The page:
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Over 400 graduates attend commencement on May 18

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Several hundred guests surround over 400 graduates attending the Moorpark College commencement ceremony on May 18. Just over 34 percent of the class of 2018 graduated with honors, according to college president Luis Sanchez.

Several hundred guests surround over 400 graduates attending the Moorpark College commencement ceremony on May 18. Just over 34 percent of the class of 2018 graduated with honors, according to college president Luis Sanchez.

Martin Bilbao

Martin Bilbao

Several hundred guests surround over 400 graduates attending the Moorpark College commencement ceremony on May 18. Just over 34 percent of the class of 2018 graduated with honors, according to college president Luis Sanchez.

By Martin Bilbao

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Over 400 graduates took part in the commencement ceremony at Moorpark College on May 18.

Associated Students president Payton Robinson took to the podium after several sincere speeches from faculty and administrators to address the crowd of his peers.

“Some people call it graduation, some call it commencement but I’m sure all the family members who came to this ceremony are calling it a miracle,” said Robinson. “After graduating high school, raising a family, or finding a passion for higher education, we all made a commitment to attend Moorpark College. Today marks the culmination of the many months we have spent together.”

The ceremony brought together several hundred students, family members and friends to the quad area of the campus. The graduates and attendees listened to speeches from college president Luis Sanchez, distinguished faculty and the district board of trustees. The class of 2018 consisted of 2,104 members. Of those members, 153 graduated with a 4.0 grade point average and 979 graduated with a grade point average between 3.5 to 3.9. The ceremony offered a moment of reflection and celebration for the graduates. Just over 34 percent graduated with honors, according to Sanchez.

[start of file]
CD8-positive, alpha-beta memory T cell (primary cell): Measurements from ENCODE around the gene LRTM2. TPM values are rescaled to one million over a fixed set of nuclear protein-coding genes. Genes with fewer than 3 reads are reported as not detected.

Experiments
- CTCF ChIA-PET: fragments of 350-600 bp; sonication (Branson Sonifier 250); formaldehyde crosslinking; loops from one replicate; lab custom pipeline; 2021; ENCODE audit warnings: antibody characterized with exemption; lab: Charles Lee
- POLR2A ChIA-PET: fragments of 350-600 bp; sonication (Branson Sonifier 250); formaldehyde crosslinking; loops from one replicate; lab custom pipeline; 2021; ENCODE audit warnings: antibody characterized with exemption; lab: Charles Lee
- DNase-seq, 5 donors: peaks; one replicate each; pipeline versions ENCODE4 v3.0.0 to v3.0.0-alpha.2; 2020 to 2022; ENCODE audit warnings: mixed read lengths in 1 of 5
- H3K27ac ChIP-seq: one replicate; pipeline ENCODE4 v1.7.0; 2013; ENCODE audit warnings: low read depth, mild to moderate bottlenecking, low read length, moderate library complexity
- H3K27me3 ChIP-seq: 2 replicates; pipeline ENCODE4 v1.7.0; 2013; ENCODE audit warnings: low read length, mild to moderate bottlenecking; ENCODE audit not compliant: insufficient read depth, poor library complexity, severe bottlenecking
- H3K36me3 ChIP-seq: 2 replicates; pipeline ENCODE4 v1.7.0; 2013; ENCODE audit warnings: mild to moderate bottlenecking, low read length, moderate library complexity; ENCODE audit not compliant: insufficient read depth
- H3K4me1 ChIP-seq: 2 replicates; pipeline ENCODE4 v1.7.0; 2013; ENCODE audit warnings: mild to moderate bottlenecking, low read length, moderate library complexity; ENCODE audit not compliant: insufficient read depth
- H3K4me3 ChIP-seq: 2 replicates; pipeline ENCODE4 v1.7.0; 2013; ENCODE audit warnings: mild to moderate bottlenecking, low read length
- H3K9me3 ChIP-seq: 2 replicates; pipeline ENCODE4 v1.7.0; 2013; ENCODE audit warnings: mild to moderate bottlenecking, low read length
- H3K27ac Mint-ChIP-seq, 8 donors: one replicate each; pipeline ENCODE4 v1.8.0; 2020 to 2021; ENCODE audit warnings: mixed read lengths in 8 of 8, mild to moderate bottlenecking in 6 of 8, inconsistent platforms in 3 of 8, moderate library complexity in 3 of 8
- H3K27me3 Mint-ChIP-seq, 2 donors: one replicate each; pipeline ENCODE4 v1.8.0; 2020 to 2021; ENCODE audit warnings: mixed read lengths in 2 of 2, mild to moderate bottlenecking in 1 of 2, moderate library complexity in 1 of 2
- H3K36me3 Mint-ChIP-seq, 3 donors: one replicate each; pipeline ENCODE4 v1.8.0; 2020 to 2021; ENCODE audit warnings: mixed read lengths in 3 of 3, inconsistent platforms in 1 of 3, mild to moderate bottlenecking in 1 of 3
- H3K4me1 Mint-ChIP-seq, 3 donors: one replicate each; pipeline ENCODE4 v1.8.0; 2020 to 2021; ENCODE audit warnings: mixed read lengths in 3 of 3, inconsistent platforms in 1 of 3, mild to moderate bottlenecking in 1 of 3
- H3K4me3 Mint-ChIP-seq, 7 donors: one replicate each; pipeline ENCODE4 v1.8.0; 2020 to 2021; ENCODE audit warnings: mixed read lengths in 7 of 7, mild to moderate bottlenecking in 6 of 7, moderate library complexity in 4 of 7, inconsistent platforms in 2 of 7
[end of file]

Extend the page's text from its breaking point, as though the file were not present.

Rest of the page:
Academic Senate president Nenagh Brown spoke to the student first philosophy of the faculty and how they strove to realize the goals of the graduation class.

“We are trying to help you make your dreams come true whether it is in a classroom with your scan-tron, whether it’s in a lab, whether it’s in a performing arts center, whether it’s in a gym or whether it’s in a counseling center,” said Brown. “We are here to help you make your dreams come true. Tonight one of your dreams has come true.”

The district chancellor Greg Gillespie commended the graduates for their achievement. About 7,000 students across the district graduated this year, according to Gillespie. He called on graduates to recognize the support they received during their studies.

“Education creates opportunity,” said Gillespie. “You were helped by many others to reach this achievement – family, friends, faculty and staff. As you continue on to careers and further education, reach out and help others develop their potential and create opportunity through education, skills training and service.”

Later, Sanchez addressed the crowd again to note the inclusive and supportive philosophy that is particular to this community college campus.

“Unlike some universities that will tell you look to your left, look to your right and see who will fail out of college, we say look to your left, look to your right and reach out to both sides so you can help them along the way to success,” said Sanchez.

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